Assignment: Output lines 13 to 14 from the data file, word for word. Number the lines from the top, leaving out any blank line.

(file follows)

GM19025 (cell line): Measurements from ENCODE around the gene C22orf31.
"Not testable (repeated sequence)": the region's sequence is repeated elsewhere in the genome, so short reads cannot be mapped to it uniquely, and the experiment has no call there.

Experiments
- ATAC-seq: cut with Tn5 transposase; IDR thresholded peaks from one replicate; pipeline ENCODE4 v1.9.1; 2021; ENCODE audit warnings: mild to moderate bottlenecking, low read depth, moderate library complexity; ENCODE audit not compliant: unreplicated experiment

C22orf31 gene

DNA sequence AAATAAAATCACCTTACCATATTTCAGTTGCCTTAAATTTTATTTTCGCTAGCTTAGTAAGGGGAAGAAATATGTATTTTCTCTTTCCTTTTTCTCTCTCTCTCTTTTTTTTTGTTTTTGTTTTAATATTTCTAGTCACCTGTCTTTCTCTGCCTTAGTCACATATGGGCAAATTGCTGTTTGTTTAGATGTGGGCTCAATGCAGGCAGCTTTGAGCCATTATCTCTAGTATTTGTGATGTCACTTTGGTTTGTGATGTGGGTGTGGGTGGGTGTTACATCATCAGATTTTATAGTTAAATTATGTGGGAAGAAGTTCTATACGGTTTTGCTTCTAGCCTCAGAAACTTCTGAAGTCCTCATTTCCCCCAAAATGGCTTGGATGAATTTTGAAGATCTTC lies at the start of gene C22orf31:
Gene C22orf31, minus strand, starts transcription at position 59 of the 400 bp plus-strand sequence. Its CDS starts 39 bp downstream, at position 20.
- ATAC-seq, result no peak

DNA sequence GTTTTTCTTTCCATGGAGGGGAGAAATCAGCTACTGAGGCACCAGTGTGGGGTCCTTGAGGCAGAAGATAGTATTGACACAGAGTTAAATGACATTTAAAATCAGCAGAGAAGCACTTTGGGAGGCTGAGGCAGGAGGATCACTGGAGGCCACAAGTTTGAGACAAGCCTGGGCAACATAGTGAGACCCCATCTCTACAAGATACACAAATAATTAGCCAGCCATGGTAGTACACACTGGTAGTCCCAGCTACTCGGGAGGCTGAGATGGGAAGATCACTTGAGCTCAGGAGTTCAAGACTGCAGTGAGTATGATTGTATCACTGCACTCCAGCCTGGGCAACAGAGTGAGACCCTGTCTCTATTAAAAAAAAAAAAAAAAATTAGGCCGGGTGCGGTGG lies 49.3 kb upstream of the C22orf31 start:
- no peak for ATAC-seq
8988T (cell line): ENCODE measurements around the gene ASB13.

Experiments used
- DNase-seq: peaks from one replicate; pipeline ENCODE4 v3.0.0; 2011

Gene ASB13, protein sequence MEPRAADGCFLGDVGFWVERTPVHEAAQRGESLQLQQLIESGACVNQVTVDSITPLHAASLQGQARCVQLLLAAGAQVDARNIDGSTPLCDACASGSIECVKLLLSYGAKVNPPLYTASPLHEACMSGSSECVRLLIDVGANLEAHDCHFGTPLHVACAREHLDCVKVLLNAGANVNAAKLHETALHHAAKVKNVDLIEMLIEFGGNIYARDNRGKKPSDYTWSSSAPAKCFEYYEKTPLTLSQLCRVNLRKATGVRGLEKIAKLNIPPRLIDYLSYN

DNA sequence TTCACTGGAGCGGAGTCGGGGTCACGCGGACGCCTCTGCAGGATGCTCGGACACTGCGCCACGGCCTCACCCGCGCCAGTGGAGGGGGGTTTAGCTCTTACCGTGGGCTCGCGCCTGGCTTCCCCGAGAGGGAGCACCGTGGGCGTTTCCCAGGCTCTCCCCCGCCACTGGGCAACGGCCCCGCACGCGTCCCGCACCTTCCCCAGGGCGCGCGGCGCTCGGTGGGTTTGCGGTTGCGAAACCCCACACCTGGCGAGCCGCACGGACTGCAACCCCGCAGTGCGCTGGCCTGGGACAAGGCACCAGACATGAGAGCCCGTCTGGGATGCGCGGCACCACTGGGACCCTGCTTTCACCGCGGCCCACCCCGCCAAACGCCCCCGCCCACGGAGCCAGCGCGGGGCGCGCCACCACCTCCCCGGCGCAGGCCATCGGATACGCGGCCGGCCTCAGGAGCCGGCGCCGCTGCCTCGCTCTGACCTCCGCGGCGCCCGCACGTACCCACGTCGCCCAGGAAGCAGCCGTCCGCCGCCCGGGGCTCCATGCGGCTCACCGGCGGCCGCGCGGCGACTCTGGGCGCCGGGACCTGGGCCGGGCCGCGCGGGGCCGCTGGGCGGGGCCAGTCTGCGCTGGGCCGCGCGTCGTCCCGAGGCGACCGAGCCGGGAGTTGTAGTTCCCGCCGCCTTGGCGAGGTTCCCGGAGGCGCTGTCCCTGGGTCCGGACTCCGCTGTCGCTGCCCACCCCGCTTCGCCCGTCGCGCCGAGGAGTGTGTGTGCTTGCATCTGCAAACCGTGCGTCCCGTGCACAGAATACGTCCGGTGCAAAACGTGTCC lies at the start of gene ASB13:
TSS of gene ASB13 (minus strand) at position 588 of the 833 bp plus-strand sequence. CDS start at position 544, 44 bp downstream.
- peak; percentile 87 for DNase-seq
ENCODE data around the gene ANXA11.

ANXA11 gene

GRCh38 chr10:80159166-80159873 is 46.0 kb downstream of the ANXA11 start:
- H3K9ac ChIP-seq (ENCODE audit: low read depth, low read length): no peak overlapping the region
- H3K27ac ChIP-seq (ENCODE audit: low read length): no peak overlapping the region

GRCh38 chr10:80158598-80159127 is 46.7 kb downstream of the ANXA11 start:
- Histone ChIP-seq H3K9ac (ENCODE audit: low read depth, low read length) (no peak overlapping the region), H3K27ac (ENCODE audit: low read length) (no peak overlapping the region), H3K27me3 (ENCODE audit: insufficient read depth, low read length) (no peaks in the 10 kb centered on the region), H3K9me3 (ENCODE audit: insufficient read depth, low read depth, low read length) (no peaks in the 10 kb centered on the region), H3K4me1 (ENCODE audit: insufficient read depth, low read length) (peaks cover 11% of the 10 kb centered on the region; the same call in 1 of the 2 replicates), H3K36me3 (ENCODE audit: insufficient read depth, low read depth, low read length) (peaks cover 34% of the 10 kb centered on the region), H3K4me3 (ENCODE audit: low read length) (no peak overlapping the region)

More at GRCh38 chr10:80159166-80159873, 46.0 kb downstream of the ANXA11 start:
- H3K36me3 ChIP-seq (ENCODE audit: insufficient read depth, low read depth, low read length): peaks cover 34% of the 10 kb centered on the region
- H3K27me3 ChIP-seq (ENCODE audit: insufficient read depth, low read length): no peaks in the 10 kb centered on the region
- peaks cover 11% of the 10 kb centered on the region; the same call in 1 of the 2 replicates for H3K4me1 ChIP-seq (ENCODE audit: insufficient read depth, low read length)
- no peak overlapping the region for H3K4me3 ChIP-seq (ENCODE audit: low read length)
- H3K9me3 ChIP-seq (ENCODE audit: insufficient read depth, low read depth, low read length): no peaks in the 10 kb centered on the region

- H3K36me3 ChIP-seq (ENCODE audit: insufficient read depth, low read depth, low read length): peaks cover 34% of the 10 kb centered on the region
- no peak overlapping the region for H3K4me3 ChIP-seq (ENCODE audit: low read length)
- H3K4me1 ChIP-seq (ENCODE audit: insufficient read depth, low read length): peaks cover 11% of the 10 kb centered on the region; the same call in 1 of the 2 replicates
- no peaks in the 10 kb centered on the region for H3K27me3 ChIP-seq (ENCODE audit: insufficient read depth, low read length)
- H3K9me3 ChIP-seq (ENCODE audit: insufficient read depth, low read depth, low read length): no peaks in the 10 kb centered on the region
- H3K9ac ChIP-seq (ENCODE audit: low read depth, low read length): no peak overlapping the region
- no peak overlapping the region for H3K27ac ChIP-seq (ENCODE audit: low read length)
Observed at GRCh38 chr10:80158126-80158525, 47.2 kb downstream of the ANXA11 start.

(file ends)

- DNase-seq: peaks from one replicate; pipeline ENCODE4 v3.0.0; 2011

Gene ASB13, protein sequence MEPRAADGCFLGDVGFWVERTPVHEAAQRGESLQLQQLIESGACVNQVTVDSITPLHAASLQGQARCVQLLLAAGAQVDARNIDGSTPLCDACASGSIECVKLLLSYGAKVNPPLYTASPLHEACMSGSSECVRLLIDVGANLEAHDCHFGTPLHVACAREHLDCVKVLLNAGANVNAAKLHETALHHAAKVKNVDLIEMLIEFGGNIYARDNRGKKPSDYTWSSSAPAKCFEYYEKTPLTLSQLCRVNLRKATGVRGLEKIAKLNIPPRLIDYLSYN